- 2016 Maison Barboulot Cabernet-Syrah $4.99 (@Trader Joe’s; California)
- 2016 Sterling Chardonnay, California $4.99 (@Costco; California)
- 2017 Maison Barboulot Marsanne-Viognier $4.99 (@Trader Joe’s; California)
I have to admit that I was avoiding tasting these three wines because more often than not, wines priced below $5 are a bit of a crap shoot, the operative word being crap. I was pleasantly surprised to discover that all three were keepers.
You know how much we love wine values under $10. Most of the wines we feature fall between the $5 and $10 price point. So we get downright giddy when we find solid wine values south of $5.00, even when it’s just one cent shy.
The Sterling Chardonnay was one of those Costco wine deals where there is a discount applied at check out. In this case, the wine had a faux price of $6.99, with a $2.00 “coupon” automatically deducted and yielding a $4.99 price on your receipt. It’s magic!
The wine is pretty magical too, when you consider the price. It has a nice crisp nose of apple, pear and wet stone. It features flavors of pineapple, lemon/lime and white peach. If you’re a California “Chard” drinker, this wine should not disappoint.
The two wines from Maison Barboulot are from Trader Joes, which appears to the the only place you can find them. Those of us “in the trade” refer to these as exclusive brands. Others refer to them as private label wines. But quite often (especially at TJs) these wines are where you will find the extreme values.
Both wines are complementary blends of two varietals and both are produced in the Languedoc appellation of South Eastern France. The Languedoc is like California’s Central Valley, a workhorse region that turns out high value wines that a meant for quaffing, not studious contemplation.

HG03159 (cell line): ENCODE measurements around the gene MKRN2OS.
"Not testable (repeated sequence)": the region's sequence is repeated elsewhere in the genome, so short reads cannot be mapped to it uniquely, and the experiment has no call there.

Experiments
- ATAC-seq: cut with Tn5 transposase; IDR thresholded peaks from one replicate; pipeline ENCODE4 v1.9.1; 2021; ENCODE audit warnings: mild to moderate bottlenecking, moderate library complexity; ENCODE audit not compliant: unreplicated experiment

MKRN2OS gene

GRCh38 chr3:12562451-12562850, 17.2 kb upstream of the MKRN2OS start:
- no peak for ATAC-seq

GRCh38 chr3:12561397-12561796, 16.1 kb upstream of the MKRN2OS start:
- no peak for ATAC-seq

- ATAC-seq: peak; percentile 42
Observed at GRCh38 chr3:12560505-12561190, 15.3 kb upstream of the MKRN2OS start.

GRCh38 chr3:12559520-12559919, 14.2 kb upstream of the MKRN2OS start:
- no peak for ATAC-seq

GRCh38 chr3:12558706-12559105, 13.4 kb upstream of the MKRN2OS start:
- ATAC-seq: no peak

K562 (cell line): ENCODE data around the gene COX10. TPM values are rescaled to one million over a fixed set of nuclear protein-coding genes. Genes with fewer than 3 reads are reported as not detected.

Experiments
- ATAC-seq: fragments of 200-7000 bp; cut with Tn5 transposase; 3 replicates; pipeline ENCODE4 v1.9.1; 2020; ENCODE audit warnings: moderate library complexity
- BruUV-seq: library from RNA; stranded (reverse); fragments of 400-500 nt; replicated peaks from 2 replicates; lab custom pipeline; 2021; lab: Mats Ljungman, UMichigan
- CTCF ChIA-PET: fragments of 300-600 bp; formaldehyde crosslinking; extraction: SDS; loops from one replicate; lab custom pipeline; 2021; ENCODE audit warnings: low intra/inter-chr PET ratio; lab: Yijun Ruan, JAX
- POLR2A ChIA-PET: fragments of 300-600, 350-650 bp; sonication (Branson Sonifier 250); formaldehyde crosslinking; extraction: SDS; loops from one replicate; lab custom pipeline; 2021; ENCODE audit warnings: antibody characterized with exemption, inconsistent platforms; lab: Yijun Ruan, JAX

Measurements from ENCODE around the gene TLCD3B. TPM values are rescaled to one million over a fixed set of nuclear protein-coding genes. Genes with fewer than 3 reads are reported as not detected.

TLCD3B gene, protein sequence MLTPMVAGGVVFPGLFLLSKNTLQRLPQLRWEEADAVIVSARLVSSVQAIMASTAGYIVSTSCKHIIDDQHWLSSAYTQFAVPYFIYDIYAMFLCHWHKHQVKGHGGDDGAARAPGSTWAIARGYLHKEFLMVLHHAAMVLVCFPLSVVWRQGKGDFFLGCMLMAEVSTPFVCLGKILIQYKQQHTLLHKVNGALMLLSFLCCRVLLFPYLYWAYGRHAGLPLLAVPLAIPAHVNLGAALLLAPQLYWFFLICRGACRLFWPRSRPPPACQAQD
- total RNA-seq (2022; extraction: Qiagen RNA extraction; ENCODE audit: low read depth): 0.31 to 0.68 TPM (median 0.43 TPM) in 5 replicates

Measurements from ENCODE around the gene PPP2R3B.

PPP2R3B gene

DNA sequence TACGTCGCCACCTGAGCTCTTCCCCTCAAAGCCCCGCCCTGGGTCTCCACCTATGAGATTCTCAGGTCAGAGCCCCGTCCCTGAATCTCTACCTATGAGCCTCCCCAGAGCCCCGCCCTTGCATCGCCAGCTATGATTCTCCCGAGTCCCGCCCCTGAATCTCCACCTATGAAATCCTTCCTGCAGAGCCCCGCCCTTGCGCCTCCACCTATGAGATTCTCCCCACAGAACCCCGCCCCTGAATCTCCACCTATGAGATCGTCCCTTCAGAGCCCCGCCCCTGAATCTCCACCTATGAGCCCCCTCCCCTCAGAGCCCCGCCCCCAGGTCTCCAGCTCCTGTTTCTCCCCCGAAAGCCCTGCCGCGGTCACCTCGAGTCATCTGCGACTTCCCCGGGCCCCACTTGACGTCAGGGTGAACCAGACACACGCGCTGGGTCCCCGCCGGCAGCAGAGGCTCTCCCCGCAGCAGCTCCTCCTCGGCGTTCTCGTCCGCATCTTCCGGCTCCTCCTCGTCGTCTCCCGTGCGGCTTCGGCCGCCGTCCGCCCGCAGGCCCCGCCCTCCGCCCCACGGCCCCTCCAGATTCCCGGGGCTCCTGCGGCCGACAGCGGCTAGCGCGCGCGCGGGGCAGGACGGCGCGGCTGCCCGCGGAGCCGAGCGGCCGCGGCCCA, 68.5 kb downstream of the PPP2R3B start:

Just two weeks ago in a different post, we were discussing how a big dollop of Viognier in the blend is transformative. In that case it was being blended into Chenin Blanc. Here it is blended with Marsanne (mar-sahn) which tends to be rich, almost oily when it is bottled without the benefit of another varietal. That 30% of the cuvee that is Viognier helps yield a nice bright white wine that is a clean, clear pale yellow. It has a nose of white flowers and stone fruit and tart flavors of lemon/lime. There are no discernible oak flavors, but who can afford an expensive oak aging regimen when you making a wine in France that is going to sell nine time zones away for a mere $4.99?!
Aside from the fact that it’s a great sipper, this wine would go well with food, especially Asian cuisines and rich chicken and seafood dishes. And since it only clocks in at 12.5% alcohol, you can enjoy 2-3 glasses without hitting the snooze button.
Last but not least, since it really is the best wine of the three, the Maison Barboulot blend of Cabernet Sauvignon and Syrah is a delight. It is a nice smooth rounded wine that is a pretty, intense and pretty intense purple/red in the glass. It has aromas of ripe cherries, cured meat and leather. (Trust me, these are good things!) It has nice flavors of black cherry and blueberry pie.
Here at Vinopointer.com, we like our canine references, so here goes:
There is not a runt in this litter.
All three of these wines are good everyday wines that will pair well with food. You can by a case – even a mixed case – for $60. Need I say more?